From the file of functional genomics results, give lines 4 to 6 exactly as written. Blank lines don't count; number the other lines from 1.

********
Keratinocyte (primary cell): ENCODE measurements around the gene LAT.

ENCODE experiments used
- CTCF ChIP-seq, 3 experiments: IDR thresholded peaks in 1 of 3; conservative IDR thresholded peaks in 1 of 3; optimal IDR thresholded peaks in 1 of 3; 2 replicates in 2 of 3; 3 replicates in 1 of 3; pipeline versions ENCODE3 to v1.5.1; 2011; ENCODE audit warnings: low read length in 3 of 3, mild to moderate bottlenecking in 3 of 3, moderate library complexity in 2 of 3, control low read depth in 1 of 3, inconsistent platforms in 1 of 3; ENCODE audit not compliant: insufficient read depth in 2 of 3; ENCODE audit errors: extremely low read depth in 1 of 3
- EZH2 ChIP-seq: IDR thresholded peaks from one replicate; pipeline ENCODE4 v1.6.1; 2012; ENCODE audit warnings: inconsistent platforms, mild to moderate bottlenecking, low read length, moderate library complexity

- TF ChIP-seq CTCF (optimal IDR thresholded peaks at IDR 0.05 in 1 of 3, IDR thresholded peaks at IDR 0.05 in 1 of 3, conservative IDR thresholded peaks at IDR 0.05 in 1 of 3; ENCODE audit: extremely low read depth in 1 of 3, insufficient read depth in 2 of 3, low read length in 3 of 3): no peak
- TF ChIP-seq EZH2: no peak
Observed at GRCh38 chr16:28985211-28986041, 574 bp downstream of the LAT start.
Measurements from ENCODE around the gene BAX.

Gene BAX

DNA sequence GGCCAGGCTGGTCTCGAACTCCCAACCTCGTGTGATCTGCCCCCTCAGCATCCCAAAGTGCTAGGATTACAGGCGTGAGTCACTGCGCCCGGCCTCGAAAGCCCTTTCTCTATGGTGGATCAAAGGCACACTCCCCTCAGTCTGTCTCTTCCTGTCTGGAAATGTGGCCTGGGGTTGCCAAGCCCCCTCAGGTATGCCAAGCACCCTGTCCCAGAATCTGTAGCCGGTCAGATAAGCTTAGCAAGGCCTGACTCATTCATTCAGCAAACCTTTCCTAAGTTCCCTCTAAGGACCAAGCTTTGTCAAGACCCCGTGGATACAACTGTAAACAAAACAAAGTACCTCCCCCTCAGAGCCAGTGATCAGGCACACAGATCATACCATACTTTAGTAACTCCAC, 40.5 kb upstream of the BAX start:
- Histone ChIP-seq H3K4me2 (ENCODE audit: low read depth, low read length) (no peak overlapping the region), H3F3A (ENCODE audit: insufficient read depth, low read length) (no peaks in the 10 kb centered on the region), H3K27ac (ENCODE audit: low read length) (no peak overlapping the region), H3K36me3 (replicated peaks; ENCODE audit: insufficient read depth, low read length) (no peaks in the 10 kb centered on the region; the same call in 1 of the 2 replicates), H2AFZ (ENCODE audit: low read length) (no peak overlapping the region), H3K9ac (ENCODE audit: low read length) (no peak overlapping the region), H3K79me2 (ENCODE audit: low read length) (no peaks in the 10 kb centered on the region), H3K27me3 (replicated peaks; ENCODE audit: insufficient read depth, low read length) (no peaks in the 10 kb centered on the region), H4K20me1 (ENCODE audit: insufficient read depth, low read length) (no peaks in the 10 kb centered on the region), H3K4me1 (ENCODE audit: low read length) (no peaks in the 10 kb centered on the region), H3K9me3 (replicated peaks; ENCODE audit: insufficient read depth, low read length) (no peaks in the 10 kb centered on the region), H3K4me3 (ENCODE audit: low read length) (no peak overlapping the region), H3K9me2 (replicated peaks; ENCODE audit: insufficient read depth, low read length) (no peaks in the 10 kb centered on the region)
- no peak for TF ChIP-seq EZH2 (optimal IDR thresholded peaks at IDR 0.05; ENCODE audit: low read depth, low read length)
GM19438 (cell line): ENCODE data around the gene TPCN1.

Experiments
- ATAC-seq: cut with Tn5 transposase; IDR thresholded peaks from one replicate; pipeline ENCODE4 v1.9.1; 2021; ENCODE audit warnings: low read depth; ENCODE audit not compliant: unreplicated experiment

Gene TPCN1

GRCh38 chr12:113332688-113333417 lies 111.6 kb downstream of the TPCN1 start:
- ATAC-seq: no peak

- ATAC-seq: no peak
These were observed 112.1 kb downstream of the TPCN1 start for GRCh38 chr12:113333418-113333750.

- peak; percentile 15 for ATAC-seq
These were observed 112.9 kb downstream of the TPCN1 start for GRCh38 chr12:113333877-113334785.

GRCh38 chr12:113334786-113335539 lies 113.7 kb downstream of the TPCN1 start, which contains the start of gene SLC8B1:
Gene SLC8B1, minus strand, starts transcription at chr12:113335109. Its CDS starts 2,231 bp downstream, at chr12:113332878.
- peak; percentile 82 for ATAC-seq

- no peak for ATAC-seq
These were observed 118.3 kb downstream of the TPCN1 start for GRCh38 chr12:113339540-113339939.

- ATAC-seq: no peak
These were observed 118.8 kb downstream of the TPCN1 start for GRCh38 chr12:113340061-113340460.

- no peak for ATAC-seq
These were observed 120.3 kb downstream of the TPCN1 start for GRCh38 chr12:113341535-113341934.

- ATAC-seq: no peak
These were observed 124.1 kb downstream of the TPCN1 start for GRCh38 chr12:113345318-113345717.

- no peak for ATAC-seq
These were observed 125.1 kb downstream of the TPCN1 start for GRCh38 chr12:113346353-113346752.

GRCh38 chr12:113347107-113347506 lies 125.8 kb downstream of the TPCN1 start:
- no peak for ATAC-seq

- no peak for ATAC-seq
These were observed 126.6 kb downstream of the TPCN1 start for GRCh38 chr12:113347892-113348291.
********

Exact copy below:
- EZH2 ChIP-seq: IDR thresholded peaks from one replicate; pipeline ENCODE4 v1.6.1; 2012; ENCODE audit warnings: inconsistent platforms, mild to moderate bottlenecking, low read length, moderate library complexity

- TF ChIP-seq CTCF (optimal IDR thresholded peaks at IDR 0.05 in 1 of 3, IDR thresholded peaks at IDR 0.05 in 1 of 3, conservative IDR thresholded peaks at IDR 0.05 in 1 of 3; ENCODE audit: extremely low read depth in 1 of 3, insufficient read depth in 2 of 3, low read length in 3 of 3): no peak
- TF ChIP-seq EZH2: no peak